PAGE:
The authors -- researchers at the University of California San Diego (UCSD) and Johns Hopkins University -- noted that liquid biopsy has emerged as a promising tool that may be able to overcome some of imaging's drawbacks.
"Future work should prioritize how to best synergize imaging and liquid biopsy as an integrated approach for optimal cervical cancer management," the authors wrote.
In the context of cervical cancer pretherapy planning and response assessment, imaging is seeing increasing adoption, particularly in high-resource settings that provide access to computed tomography (CT), magnetic resonance imaging (MRI), and positron emission tomography (PET). Indeed, in 2018, imaging was incorporated into the International Federation of Gynecology and Obstetrics staging system for cervical cancer.
"Magnetic resonance imaging is advantageous over CT for evaluation of the primary cervical cancer size and extent, because of superior contrast resolution," the authors wrote. "Furthermore, quantitative methods, including diffusion-weighted and dynamic contrast-enhanced MRI, show promise in improving treatment response and prognosis evaluation."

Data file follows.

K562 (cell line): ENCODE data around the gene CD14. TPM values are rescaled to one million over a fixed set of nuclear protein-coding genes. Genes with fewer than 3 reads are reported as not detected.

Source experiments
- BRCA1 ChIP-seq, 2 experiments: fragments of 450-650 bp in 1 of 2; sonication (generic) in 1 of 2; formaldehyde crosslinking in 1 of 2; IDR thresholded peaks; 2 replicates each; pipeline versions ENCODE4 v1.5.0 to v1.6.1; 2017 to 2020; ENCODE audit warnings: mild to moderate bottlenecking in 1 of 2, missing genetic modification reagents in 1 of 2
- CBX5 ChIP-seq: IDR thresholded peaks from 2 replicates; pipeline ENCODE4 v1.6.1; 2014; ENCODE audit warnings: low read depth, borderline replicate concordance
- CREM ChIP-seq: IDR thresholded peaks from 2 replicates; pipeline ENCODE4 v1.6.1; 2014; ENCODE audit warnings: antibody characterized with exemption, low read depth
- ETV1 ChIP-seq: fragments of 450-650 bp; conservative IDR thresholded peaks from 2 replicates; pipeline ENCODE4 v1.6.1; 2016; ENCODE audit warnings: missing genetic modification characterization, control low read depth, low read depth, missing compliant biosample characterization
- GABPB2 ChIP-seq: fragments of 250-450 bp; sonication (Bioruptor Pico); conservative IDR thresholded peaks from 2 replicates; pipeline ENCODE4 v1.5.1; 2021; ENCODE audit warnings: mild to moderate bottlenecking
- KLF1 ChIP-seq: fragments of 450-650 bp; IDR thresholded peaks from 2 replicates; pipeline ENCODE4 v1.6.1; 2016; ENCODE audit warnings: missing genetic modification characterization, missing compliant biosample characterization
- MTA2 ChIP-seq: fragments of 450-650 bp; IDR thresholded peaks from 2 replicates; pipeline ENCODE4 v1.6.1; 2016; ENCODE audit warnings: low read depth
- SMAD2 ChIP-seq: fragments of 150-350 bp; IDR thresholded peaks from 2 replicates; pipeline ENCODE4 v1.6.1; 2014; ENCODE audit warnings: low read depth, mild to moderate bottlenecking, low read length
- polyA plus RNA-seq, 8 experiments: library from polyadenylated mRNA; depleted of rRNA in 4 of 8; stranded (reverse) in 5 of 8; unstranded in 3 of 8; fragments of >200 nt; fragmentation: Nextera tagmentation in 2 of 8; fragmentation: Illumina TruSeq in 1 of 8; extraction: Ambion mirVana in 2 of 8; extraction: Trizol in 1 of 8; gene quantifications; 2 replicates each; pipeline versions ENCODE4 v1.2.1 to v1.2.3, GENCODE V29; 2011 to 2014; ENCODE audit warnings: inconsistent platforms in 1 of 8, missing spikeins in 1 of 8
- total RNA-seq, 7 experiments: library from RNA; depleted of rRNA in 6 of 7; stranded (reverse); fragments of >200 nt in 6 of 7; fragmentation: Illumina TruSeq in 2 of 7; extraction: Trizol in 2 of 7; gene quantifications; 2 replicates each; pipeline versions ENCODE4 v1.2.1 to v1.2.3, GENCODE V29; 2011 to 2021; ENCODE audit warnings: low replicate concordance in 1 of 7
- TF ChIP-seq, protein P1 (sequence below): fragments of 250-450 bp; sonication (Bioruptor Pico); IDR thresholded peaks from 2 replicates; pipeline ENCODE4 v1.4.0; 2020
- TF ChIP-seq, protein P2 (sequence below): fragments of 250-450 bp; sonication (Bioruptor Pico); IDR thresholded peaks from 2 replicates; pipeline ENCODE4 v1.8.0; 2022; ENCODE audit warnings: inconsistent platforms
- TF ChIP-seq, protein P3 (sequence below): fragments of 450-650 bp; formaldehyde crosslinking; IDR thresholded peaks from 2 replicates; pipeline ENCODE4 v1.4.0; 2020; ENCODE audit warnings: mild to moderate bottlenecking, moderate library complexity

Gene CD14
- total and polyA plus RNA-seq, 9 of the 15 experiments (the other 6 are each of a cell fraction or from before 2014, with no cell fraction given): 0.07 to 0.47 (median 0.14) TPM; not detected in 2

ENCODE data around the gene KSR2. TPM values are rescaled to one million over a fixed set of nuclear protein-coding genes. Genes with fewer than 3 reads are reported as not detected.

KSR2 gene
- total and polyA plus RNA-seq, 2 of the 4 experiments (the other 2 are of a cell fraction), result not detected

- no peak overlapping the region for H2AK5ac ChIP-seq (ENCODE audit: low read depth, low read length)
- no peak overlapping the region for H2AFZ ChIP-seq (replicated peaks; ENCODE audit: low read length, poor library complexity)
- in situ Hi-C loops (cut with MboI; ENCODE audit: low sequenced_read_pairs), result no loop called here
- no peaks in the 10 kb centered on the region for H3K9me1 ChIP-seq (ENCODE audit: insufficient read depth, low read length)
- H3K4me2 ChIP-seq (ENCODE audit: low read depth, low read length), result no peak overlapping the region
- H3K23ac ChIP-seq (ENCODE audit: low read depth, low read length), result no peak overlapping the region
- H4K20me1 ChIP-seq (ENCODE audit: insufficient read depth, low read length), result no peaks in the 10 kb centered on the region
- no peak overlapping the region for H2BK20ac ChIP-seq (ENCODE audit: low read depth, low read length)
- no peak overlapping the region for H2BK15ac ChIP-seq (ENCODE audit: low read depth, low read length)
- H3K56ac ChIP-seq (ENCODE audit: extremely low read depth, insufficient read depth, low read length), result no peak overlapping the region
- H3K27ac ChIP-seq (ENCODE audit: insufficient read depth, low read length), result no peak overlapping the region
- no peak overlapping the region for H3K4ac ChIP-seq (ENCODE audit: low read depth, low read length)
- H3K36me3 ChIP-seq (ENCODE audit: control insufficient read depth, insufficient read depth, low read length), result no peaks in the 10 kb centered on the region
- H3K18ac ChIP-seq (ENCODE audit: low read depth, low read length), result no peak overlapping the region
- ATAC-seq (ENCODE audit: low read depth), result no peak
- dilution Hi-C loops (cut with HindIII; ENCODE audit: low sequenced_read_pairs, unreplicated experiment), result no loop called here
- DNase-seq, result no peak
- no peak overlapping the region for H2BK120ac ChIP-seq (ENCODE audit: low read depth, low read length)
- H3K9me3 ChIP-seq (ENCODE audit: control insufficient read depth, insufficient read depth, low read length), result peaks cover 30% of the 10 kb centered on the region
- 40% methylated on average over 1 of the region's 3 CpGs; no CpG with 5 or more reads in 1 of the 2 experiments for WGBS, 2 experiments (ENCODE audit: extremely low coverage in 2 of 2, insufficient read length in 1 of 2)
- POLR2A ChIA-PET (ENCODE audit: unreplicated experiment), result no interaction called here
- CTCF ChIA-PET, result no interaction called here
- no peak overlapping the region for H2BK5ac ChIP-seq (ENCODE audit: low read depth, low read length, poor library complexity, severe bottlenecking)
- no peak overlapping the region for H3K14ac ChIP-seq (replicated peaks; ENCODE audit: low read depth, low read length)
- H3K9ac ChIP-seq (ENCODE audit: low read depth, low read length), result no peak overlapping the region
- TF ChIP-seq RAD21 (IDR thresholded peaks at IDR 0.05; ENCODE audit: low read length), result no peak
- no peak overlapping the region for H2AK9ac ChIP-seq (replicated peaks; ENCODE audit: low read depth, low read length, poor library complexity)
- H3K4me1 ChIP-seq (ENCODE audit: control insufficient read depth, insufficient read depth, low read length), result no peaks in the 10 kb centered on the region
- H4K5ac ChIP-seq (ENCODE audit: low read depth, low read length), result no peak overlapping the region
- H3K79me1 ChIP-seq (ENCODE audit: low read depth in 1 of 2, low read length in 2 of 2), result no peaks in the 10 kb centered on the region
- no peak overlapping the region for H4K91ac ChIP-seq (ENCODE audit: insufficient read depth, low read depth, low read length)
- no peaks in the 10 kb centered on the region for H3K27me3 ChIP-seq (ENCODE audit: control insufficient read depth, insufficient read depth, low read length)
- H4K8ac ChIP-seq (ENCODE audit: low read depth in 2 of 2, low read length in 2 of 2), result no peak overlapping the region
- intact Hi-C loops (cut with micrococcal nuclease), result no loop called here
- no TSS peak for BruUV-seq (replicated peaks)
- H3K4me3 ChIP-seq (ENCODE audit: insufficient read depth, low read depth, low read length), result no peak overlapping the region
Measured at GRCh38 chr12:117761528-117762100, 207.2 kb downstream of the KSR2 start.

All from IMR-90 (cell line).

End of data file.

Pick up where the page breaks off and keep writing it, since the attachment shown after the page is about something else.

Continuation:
Nonetheless, imaging has its challenges; they include the "limited ability to detect microscopic metastases or to distinguish between post chemoradiotherapy changes and residual tumor," the authors wrote, adding that preliminary evidence suggests that liquid biopsy may be able to identify cervical cancer treatment response and resistance earlier than traditional methods.
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